From NBC's Athena Jones and Alicia Jennings
Here's a bit of color before President Obama's bill signing:
The president will be introduced by Vice President Biden. The White House says Obama will be using 20 pens to sign the bill.
Some of the attendees at the bill signing aside from the members of Congress: Vicki Kennedy, Connie Anderson, Ryan Smith, Marcelas Owens,
Per the White House, here are bios for Anderson, Smith, and Owens:
Connie Anderson (Seville, OH)
Connie Anderson is Natoma Canfields sister. On December 29, 2009, Natoma Canfield wrote the President a letter describing her struggles with the rising cost of health insurance and how she could no longer afford her health insurance policy because of a recent exorbitant rate hike by her insurance company. In 2009, her insurance company increased her premiums by over 25 percent. When she learned that her monthly premiums in 2010 would again increase, this time by 40 percent, she could no longer afford her health insurance and had to drop her coverage altogether. Natoma wrote that because she would be uninsured, she was afraid that she would now be one unexpected health emergency away from losing her family home, which her parents built in 1958. She urged the President to stay focused on health reform because she and others are in desperate need of help. The President read and personally responded to Natomas letter, and he shared her letter during a recent meeting with the heads of the nations largest insurance companies, where Secretary Sebelius asked them to justify their recent rate increases. Two weeks ago, Natoma collapsed, was takento an emergency room, and has since been diagnosed with Leukemia. Natoma and her family are struggling to determine how they will afford Natomas medical treatment now that she no longer has insurance, which she dropped in January 2010 because of the rate hike. Under health reform, insurance companies will be held accountable to prevent insurance industry abuses, and Natoma could have access this year to a temporary subsidized high-risk pool for uninsured Americans with premiums that would not be based on her health condition. As well, under reform, Natoma will have access to affordable health insurance through Medicaid or in the new health insurance exchange, where she could qualify for tax credits to help her purchase coverage.Her insurance will also include important consumer protections such as no annual or lifetime limits and no rescissions. Unlike todays insurance market, under health reform insurance companies will not be able to deny Natoma coverage based on a pre-existing condition.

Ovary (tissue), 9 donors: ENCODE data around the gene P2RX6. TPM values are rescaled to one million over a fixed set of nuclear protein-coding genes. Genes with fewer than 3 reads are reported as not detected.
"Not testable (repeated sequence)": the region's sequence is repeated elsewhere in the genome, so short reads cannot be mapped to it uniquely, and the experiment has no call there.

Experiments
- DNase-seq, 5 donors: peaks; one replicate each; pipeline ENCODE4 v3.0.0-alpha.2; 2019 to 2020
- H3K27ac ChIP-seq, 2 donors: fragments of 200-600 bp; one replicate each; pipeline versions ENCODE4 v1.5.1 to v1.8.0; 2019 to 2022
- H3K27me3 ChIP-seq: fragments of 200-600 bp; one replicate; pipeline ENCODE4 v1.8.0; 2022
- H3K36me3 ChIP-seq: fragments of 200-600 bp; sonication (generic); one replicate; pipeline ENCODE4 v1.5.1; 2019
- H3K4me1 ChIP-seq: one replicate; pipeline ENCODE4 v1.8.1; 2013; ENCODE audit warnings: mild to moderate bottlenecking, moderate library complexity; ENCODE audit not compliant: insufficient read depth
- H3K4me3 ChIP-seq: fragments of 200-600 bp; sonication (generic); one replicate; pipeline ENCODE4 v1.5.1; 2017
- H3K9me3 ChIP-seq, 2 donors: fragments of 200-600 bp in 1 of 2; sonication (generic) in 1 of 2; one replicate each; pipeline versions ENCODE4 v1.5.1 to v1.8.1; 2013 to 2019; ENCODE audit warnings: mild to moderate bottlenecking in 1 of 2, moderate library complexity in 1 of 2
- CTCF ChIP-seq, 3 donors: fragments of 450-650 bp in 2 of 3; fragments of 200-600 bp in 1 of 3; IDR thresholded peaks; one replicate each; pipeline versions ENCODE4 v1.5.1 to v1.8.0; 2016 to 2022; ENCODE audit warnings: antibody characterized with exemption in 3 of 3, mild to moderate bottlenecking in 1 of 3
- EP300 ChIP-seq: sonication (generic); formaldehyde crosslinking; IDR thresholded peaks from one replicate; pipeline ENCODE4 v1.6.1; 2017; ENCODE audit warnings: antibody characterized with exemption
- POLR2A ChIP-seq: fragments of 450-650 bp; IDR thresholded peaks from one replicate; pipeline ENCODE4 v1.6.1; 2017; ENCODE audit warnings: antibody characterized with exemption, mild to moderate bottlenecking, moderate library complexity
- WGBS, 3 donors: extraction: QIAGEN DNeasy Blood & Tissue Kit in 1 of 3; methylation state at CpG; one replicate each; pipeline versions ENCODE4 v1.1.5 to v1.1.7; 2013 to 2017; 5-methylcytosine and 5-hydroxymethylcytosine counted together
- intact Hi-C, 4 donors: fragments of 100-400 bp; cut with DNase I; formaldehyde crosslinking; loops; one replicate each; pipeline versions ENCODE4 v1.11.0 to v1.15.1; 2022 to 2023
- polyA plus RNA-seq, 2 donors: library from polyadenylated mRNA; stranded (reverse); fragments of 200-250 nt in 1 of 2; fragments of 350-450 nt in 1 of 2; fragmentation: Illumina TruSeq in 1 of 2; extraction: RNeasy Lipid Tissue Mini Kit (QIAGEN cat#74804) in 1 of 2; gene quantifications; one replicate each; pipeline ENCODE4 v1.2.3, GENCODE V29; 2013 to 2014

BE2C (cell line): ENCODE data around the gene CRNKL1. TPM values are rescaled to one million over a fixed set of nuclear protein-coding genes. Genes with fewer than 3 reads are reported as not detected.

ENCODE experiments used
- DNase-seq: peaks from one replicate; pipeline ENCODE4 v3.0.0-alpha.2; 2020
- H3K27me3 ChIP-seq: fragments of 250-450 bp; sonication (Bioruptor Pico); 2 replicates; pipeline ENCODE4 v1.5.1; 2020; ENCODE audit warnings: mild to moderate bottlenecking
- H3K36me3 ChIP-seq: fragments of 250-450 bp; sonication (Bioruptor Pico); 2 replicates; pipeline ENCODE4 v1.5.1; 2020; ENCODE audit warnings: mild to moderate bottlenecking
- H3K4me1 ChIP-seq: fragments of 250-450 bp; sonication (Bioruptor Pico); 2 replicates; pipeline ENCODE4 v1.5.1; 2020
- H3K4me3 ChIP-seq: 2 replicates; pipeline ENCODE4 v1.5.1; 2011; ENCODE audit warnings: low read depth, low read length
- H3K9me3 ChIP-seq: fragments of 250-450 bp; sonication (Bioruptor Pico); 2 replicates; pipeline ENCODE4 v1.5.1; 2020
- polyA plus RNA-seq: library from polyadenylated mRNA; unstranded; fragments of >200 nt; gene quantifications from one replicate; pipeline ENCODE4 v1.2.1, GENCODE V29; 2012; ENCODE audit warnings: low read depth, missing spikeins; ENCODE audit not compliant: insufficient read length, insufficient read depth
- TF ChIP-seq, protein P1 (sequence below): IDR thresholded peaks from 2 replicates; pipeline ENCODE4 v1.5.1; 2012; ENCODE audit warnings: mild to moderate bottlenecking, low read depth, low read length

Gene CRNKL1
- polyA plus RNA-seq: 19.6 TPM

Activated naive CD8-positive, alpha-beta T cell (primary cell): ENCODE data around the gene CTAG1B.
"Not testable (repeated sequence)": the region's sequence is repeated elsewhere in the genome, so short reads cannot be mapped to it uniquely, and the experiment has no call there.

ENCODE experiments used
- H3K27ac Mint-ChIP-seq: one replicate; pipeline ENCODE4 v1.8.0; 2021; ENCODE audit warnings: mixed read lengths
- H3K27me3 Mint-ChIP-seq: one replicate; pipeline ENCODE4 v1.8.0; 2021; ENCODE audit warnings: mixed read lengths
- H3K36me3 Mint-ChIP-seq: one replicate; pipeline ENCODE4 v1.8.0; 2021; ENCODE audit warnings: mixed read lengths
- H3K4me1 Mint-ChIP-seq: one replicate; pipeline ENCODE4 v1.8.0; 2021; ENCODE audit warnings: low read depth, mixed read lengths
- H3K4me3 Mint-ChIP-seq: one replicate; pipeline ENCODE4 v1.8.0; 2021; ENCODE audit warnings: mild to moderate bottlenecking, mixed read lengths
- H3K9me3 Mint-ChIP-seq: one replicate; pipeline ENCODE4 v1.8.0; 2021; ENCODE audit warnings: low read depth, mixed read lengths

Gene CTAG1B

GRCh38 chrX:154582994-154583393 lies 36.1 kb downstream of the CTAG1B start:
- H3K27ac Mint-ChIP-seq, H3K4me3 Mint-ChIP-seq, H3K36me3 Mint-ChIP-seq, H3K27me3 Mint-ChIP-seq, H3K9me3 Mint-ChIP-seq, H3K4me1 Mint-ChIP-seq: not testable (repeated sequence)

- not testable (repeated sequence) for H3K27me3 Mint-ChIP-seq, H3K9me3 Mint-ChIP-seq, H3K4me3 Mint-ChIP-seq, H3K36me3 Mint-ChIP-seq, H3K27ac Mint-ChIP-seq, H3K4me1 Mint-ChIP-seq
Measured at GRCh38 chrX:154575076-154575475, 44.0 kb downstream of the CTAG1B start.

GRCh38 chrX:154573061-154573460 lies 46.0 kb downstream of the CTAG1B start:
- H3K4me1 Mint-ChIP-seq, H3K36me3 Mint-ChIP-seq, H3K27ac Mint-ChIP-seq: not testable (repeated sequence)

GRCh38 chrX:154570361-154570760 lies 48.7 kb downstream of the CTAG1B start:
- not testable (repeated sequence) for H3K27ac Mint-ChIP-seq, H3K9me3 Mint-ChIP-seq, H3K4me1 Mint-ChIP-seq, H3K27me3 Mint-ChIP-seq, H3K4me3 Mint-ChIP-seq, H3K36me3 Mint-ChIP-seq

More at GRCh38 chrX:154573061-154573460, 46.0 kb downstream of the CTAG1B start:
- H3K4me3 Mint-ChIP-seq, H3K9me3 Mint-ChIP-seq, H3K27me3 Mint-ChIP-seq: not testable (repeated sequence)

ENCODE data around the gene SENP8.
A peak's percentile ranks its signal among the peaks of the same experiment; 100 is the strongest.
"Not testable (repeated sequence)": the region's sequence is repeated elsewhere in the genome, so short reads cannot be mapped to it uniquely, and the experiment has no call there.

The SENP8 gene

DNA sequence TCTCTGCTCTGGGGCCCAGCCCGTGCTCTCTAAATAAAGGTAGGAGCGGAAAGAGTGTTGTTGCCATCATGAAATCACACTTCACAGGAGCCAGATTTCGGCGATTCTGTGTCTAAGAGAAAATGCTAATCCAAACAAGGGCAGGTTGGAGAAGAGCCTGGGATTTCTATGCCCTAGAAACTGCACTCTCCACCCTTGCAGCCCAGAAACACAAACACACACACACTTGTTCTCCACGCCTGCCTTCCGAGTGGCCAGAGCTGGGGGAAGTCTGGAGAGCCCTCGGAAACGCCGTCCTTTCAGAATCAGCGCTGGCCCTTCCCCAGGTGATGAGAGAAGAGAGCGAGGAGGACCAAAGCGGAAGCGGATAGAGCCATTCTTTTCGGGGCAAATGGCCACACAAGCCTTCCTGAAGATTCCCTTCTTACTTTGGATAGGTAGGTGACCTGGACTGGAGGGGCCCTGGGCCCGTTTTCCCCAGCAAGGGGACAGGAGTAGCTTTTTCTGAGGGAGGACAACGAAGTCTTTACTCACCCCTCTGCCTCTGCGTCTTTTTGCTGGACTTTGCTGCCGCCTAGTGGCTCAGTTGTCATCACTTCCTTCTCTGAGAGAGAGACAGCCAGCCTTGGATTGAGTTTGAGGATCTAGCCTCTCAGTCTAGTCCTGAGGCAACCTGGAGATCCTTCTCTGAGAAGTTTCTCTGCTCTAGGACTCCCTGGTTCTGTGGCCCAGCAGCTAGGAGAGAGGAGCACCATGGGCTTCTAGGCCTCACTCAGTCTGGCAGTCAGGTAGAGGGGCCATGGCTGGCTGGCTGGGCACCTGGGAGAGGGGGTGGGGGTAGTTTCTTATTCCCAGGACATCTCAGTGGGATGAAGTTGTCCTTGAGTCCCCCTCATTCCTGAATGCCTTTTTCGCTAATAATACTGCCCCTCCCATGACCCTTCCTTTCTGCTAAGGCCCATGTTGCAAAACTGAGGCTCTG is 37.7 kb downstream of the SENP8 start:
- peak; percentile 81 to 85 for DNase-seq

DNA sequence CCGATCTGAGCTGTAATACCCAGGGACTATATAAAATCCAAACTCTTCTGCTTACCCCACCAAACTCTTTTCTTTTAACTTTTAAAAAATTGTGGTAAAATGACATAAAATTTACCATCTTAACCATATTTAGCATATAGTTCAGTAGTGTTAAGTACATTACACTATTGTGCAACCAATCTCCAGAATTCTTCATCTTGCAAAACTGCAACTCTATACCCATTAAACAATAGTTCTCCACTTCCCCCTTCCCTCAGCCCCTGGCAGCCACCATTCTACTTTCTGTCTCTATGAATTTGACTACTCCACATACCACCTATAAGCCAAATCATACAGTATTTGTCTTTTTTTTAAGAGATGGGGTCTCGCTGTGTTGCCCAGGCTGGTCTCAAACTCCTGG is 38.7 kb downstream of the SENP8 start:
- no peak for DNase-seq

Marcelas Owens (Seattle, WA)
In the past couple weeks, Seattle 5th grader Marcelas has become a nationally recognized spokesperson for health care reform in honor of his mother. She died because she didn't get the health care she needed after she got sick, lost her job and her health insurance. The day after his 11th birthday, Marcelas headlined a press conference in Washington, DC with Senate leaders. Marcelas' message to Congress was simple: "Finish health care reform. No other kid should lose their mom because they don't have health care." Marcelas' mom, Tifanny, worked as a restaurant manager and had health insurance. In September of 2006, she got really sick. Her doctors struggled to diagnose her illness, and Tifanny worked as long as she could while getting more and more sick. She would sometimes miss work because she was too sick and eventually, she had lost so much work that she lost her job, and along with her job went her health insurance. Without health insurance, Tifanny faced a barbaric choice - put food on the table for her kids or go to expensive doctors appointments that, without her job, she could no longer afford. At one hospital stay, Tifanny was diagnosed with Pulmonary Hypertension, but because she no longer had health insurance she was not able to afford the ongoing proactive treatment that she needed to go to battle with a tough disease. According to the Pulmonary Hypertension Association, while many Pulmonary Hypertension patients go too long without an accurate diagnosis, some receive prompt, effective treatment and are able to manage their disease for 20+ years. In June of 2007, Tifanny died at the age of 27, leaving Marcelas and his two younger sisters without a mom. Marcelas shares his story as a way to continue his mother's fight for health care reform and to ensure that no other kid loses their mom or someone they love because they don't have affordable health care.
Ryan Smith (Turlock, CA)
On January 27, 2010, Ryan emailed a letter to the President. Ryan is a small business owner with five employees. He currently provides health insurance to his employees, but he is struggling with rising health care costs. Health care is currently his second largest expense after his payroll, and although he wants to provide health insurance to his employees, he anticipates having to drop his health insurance due to increased cost. Under health reform, Ryan could be eligible this year to receive a small business tax credit to help him offset the cost of providing health insurance to his employees. In addition, he will have access to many new affordable options in the new health insurance exchange.